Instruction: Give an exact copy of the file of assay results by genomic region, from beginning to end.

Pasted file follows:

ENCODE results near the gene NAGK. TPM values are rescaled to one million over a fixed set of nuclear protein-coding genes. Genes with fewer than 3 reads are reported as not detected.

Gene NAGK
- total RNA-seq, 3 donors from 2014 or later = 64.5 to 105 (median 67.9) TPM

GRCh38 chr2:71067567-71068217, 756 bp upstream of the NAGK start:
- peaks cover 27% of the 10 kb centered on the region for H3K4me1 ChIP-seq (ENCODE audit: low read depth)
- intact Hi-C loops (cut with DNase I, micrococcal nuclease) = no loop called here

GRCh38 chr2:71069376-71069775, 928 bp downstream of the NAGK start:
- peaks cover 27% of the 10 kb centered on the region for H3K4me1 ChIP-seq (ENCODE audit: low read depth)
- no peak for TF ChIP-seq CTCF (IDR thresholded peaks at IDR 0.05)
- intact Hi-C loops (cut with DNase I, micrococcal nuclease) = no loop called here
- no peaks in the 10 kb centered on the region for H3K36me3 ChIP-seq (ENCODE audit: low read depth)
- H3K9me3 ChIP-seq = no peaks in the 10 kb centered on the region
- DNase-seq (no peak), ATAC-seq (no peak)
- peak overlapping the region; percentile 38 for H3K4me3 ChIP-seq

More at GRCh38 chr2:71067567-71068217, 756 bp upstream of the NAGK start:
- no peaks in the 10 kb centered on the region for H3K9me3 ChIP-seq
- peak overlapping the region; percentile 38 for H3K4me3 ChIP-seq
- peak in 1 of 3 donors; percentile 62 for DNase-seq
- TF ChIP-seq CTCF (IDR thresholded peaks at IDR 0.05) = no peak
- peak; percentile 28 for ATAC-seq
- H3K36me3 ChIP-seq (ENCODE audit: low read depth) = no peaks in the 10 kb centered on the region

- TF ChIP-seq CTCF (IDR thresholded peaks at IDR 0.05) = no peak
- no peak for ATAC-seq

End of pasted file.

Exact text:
ENCODE results near the gene NAGK. TPM values are rescaled to one million over a fixed set of nuclear protein-coding genes. Genes with fewer than 3 reads are reported as not detected.

Gene NAGK
- total RNA-seq, 3 donors from 2014 or later = 64.5 to 105 (median 67.9) TPM

GRCh38 chr2:71067567-71068217, 756 bp upstream of the NAGK start:
- peaks cover 27% of the 10 kb centered on the region for H3K4me1 ChIP-seq (ENCODE audit: low read depth)
- intact Hi-C loops (cut with DNase I, micrococcal nuclease) = no loop called here

GRCh38 chr2:71069376-71069775, 928 bp downstream of the NAGK start:
- peaks cover 27% of the 10 kb centered on the region for H3K4me1 ChIP-seq (ENCODE audit: low read depth)
- no peak for TF ChIP-seq CTCF (IDR thresholded peaks at IDR 0.05)
- intact Hi-C loops (cut with DNase I, micrococcal nuclease) = no loop called here
- no peaks in the 10 kb centered on the region for H3K36me3 ChIP-seq (ENCODE audit: low read depth)
- H3K9me3 ChIP-seq = no peaks in the 10 kb centered on the region
- DNase-seq (no peak), ATAC-seq (no peak)
- peak overlapping the region; percentile 38 for H3K4me3 ChIP-seq

More at GRCh38 chr2:71067567-71068217, 756 bp upstream of the NAGK start:
- no peaks in the 10 kb centered on the region for H3K9me3 ChIP-seq
- peak overlapping the region; percentile 38 for H3K4me3 ChIP-seq
- peak in 1 of 3 donors; percentile 62 for DNase-seq
- TF ChIP-seq CTCF (IDR thresholded peaks at IDR 0.05) = no peak
- peak; percentile 28 for ATAC-seq
- H3K36me3 ChIP-seq (ENCODE audit: low read depth) = no peaks in the 10 kb centered on the region

- TF ChIP-seq CTCF (IDR thresholded peaks at IDR 0.05) = no peak
- no peak for ATAC-seq